Sometimes respect isn’t a single road. Sometimes it is. And in this case I’m willing to bet that there is more than one road, I’m just not driving on it. But when one version is wielded as a way to look down on another, that’s when it is a problem, not the perspective itself. That’s another big mistake in thought I made. It’s not that other people with this technical or service based mindset are bad. They’re not. It’s when it is wielded against me that is the problem. I am constantly feeling shut down in the communities because I feel they talk harshly about other people, and by people I mean the characters in a game. But they don’t notice that. It’s silly for me to think that.
It’s not that these people are rude. At least I’m going to assume they’re not, unless the reason they don’t like a character is for something severe like racism. It’s that the boundaries of this bubble of respect that I’ve created have become so inflated that in order to accept this perspective, that boundary is going to be rubbed the wrong way. And the spoiler thing just feels like an echo of this that exacerbates that.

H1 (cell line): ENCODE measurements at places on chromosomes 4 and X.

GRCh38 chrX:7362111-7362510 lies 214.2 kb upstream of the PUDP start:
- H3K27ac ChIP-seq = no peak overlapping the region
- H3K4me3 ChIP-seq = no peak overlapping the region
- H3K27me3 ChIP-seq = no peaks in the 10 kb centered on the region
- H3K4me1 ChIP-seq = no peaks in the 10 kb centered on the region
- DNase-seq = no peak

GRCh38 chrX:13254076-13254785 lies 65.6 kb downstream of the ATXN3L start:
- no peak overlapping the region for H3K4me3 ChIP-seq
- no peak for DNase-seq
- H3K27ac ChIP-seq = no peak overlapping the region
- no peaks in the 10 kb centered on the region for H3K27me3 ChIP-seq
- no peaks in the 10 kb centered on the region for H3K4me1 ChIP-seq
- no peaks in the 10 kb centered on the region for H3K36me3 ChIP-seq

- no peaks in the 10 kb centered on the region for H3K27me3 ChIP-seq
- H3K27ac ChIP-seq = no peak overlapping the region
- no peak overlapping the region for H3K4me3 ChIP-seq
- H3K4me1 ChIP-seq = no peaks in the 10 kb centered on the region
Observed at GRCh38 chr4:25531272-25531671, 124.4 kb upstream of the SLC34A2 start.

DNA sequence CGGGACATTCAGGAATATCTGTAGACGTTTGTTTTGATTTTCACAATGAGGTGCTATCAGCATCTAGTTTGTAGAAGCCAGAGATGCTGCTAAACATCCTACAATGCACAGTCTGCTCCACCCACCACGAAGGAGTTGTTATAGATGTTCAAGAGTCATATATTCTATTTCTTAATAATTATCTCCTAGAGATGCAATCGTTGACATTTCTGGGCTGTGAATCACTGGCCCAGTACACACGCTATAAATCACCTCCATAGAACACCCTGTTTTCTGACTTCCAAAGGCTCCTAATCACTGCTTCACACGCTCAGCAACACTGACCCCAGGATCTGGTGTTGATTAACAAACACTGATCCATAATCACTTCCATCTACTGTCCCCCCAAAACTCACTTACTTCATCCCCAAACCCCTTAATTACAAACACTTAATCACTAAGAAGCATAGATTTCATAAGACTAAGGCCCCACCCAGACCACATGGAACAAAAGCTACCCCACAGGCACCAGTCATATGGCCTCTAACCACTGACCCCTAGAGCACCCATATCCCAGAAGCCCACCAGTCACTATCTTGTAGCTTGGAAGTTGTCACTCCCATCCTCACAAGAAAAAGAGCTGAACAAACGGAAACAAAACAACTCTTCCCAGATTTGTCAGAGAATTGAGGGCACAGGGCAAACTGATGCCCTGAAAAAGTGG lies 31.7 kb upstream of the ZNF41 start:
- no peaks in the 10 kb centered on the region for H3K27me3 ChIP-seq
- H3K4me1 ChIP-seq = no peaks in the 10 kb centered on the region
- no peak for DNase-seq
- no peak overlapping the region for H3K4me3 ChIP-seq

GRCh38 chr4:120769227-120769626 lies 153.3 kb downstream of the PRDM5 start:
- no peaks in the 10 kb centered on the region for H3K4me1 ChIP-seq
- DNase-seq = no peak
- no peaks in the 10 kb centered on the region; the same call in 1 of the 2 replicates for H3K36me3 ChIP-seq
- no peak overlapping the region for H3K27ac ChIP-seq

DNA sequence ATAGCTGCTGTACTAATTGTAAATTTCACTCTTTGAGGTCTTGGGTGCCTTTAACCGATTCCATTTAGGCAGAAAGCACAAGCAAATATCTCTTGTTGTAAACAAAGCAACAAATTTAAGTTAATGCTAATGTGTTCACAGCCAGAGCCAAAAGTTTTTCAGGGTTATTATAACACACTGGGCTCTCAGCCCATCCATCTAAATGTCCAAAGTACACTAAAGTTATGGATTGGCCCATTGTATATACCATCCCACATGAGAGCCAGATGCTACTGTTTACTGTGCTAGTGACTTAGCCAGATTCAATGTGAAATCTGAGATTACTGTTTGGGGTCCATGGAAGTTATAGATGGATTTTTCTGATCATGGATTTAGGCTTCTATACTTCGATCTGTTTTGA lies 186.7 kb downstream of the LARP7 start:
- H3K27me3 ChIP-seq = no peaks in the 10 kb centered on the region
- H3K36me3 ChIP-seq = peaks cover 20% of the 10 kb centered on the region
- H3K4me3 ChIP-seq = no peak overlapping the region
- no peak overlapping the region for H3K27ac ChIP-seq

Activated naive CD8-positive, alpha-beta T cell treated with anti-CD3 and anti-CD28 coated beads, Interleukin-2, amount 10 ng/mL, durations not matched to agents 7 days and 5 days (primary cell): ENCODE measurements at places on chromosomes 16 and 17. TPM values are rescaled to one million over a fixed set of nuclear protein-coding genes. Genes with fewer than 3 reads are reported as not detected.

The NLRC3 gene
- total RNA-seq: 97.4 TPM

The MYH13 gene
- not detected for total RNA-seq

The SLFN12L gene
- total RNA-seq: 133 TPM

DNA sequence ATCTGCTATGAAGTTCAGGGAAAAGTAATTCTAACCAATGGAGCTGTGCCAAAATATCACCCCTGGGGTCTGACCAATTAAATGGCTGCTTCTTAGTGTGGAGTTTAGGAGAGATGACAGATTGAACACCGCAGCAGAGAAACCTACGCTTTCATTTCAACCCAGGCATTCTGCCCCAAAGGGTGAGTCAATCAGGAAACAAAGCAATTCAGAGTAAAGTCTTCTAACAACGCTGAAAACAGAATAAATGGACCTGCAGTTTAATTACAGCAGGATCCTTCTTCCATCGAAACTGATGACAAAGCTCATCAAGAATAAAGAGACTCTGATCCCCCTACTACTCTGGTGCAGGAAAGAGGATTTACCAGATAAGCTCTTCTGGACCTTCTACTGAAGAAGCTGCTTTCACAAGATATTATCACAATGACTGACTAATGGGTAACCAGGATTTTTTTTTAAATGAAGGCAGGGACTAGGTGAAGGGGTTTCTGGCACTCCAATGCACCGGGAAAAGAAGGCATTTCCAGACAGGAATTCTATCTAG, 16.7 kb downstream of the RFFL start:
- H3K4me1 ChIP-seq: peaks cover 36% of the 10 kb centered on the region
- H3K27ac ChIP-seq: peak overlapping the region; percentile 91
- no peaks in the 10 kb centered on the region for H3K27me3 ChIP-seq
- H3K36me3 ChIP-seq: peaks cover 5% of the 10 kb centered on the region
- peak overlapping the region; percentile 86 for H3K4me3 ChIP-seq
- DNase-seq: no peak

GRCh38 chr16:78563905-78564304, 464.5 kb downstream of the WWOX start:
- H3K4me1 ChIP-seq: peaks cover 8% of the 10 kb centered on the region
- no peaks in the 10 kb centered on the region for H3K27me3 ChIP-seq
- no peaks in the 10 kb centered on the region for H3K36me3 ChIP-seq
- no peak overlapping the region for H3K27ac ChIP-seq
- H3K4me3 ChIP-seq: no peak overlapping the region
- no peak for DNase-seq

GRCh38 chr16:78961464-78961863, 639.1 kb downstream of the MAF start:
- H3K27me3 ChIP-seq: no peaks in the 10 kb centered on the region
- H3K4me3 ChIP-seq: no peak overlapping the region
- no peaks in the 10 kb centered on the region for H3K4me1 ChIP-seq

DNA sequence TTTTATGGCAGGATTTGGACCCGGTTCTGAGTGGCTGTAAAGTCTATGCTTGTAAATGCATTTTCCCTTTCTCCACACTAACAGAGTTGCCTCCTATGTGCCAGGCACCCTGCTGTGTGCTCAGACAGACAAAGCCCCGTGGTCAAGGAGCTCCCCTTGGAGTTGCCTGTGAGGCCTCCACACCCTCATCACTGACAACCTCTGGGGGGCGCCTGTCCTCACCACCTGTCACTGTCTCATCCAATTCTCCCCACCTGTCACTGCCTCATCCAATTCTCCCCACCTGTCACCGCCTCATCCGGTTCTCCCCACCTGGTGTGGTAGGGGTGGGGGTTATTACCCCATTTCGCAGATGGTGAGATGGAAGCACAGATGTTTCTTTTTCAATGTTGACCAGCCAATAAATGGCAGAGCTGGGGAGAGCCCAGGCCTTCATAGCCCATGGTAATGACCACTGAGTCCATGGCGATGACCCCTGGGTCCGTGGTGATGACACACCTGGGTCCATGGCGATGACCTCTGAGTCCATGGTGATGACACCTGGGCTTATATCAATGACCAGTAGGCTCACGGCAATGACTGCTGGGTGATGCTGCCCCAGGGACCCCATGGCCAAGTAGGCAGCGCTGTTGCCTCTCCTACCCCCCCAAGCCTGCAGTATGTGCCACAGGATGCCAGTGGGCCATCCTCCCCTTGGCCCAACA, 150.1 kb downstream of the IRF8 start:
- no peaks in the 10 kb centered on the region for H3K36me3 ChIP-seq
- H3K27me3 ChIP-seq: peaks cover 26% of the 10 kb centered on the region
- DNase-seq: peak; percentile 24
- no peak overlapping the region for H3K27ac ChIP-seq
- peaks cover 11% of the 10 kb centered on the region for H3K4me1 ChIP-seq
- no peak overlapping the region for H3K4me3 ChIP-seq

The problem with taking perspectives like these is that there are sacrifices to be made. And even those sacrifices can be seen as problematic to those around you. They think it facetious, stupid, or pretentious for taking it this far. And in most cases I don’t blame them.
People in the gaming community that I’m in are not rude. They’re not wrong. They’re not inconsiderate or disrespectful. It’s just that they have a different view of things, and with the sacrifices I’ve made to have the perspective that I feel best provides the fun and appreciation for games, I have to accept that this is the result of that. They’re going to be breaking those boundaries, and usually it’s not their fault, it’s mine, because I actually want this.